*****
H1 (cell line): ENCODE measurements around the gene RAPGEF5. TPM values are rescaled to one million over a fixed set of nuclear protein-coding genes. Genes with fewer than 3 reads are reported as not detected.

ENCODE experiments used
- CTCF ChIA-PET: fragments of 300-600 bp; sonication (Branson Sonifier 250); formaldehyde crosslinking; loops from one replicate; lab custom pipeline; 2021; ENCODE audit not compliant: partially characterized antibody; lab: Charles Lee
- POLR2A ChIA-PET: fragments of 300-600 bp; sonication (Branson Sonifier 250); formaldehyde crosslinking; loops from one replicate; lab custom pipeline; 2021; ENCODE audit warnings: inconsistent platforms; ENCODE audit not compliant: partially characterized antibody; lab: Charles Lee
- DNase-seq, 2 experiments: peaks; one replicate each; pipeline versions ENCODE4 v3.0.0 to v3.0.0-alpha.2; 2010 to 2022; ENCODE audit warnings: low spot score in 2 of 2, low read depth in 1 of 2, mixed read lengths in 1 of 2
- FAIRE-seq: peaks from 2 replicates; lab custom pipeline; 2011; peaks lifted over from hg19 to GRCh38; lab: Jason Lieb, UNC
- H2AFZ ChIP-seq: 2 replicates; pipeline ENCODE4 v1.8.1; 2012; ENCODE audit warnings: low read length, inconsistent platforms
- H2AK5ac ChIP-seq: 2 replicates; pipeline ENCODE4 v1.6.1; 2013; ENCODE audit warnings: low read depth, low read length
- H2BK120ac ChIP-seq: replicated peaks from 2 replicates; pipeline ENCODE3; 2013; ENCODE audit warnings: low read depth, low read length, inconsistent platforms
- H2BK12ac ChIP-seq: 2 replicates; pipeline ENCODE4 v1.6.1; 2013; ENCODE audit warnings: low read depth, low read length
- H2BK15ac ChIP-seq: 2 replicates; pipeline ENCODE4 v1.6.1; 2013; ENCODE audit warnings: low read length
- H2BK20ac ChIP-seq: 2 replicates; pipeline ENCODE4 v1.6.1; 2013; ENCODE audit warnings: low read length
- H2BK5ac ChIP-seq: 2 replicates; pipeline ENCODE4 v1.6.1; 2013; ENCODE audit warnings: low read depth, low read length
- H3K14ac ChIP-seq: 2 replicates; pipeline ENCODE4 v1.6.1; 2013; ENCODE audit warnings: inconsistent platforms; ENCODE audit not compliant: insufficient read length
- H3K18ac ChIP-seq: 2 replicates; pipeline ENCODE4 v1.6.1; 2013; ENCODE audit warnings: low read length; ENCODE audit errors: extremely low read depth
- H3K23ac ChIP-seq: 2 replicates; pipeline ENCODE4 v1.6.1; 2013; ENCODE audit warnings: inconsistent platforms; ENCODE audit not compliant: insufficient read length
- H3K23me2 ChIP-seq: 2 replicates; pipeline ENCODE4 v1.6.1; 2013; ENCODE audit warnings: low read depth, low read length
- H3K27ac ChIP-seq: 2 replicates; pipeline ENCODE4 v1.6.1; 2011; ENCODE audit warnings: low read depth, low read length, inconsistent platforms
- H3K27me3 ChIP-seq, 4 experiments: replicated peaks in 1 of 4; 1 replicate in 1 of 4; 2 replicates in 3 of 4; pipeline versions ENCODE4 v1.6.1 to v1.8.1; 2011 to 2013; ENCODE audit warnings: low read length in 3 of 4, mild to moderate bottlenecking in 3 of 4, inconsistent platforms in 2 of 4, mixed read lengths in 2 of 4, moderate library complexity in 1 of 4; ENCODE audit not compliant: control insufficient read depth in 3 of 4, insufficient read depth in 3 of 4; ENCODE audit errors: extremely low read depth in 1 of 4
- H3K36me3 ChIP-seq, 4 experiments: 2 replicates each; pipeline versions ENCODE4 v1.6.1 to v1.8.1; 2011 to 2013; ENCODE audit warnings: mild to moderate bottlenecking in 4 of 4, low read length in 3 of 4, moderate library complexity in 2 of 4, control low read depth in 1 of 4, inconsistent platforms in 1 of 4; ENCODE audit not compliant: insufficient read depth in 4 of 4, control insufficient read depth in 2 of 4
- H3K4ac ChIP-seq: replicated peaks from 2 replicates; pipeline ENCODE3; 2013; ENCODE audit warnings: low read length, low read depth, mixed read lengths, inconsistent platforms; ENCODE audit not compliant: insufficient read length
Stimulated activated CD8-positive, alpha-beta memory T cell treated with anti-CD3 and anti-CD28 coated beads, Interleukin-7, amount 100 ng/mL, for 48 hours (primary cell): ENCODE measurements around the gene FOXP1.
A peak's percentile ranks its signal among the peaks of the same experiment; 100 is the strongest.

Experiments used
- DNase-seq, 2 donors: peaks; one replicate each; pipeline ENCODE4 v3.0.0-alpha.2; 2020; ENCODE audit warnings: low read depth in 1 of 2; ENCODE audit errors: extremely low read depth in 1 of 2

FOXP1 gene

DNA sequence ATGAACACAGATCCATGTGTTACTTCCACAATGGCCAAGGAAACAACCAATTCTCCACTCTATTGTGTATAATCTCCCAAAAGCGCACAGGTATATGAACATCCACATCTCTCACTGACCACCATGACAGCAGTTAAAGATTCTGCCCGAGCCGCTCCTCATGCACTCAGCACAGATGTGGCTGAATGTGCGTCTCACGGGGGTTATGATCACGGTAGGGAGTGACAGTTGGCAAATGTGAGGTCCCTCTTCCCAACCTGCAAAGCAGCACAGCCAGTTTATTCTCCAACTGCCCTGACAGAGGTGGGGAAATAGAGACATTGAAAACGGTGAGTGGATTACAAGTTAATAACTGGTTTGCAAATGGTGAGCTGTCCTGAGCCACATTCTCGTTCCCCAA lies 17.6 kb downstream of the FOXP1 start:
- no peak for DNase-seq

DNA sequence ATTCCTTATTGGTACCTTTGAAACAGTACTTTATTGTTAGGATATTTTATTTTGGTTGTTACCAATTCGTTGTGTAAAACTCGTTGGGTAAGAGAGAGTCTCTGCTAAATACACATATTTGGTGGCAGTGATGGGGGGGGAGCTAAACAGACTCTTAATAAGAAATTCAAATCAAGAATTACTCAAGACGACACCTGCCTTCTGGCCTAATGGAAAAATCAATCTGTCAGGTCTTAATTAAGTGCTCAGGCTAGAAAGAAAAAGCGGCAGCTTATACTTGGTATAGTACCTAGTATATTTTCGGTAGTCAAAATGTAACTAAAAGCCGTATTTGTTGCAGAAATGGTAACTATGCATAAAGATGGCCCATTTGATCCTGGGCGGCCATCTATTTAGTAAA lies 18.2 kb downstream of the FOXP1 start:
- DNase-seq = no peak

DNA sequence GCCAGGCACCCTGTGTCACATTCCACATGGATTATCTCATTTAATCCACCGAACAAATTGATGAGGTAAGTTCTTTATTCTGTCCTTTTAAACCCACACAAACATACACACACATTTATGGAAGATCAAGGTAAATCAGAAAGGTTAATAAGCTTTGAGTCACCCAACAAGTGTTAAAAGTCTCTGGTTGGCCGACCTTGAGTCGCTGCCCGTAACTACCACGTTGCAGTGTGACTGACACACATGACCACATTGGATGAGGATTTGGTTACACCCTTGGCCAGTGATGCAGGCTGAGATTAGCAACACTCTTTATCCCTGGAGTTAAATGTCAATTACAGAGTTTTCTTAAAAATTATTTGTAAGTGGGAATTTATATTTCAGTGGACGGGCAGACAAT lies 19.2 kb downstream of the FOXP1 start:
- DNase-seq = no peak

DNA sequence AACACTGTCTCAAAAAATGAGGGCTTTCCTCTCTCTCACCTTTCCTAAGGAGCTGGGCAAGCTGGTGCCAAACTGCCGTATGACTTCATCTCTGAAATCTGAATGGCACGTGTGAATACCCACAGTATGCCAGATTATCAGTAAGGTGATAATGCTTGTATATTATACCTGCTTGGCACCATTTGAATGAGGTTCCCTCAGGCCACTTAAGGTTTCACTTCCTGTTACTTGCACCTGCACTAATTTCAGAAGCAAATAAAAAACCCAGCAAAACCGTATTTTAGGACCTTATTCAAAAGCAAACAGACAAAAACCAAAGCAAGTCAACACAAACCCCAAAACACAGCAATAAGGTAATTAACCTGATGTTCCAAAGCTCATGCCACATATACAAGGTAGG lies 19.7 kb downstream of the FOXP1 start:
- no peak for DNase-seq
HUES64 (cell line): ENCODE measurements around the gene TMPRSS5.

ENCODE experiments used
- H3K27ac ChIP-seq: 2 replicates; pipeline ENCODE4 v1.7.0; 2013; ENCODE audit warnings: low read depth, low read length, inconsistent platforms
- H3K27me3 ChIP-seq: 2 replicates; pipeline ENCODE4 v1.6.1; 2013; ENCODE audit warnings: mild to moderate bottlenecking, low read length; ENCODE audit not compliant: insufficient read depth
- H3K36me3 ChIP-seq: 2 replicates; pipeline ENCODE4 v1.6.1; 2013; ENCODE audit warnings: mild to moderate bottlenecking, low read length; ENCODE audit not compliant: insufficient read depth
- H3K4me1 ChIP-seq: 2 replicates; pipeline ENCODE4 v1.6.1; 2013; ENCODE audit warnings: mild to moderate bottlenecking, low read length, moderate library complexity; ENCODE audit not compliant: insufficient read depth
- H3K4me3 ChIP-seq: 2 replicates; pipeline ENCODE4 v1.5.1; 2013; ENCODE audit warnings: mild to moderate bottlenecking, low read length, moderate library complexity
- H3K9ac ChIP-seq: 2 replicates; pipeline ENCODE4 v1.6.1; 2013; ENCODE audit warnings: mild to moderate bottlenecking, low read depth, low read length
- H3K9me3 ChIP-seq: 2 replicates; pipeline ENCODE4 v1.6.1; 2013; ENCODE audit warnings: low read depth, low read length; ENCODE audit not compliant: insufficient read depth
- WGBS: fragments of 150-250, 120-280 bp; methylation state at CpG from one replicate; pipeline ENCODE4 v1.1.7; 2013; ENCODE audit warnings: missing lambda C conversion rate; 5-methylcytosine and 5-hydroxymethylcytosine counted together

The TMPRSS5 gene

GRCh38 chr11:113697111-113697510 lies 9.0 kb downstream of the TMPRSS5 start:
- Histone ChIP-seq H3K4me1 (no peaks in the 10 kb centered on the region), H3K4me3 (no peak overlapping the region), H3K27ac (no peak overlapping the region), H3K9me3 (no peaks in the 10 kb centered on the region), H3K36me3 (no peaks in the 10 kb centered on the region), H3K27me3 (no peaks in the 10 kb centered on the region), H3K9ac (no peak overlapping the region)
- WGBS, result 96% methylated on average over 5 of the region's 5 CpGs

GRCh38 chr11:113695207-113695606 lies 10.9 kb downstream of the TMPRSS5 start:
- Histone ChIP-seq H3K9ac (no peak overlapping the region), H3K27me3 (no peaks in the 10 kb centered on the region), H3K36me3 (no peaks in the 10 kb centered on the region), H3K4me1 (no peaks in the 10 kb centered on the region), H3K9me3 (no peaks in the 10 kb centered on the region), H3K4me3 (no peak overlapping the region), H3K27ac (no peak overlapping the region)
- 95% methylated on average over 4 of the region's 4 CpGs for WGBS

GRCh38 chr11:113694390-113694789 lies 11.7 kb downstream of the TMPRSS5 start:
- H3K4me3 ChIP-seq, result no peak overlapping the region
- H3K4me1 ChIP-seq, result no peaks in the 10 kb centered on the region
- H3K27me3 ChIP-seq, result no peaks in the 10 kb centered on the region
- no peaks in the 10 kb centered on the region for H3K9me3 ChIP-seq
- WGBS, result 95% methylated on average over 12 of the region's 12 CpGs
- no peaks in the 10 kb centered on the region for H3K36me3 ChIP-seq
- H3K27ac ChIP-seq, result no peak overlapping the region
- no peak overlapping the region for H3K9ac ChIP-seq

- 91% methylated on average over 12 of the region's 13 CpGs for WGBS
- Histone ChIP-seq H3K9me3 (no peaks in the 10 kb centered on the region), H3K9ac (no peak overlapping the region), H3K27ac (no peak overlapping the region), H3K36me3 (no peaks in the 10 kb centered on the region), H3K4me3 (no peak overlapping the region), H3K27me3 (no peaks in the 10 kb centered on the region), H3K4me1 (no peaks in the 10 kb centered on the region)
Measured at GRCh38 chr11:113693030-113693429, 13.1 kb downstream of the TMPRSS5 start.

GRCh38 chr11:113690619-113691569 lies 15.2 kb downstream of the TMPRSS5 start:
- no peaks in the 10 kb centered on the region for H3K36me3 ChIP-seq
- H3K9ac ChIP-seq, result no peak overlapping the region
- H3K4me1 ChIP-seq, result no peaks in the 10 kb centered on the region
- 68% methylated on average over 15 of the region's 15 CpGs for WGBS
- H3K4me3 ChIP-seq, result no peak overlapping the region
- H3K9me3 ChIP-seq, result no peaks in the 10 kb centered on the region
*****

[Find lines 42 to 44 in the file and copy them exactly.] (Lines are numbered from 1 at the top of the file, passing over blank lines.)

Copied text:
- H3K9ac ChIP-seq: 2 replicates; pipeline ENCODE4 v1.6.1; 2013; ENCODE audit warnings: mild to moderate bottlenecking, low read depth, low read length
- H3K9me3 ChIP-seq: 2 replicates; pipeline ENCODE4 v1.6.1; 2013; ENCODE audit warnings: low read depth, low read length; ENCODE audit not compliant: insufficient read depth
- WGBS: fragments of 150-250, 120-280 bp; methylation state at CpG from one replicate; pipeline ENCODE4 v1.1.7; 2013; ENCODE audit warnings: missing lambda C conversion rate; 5-methylcytosine and 5-hydroxymethylcytosine counted together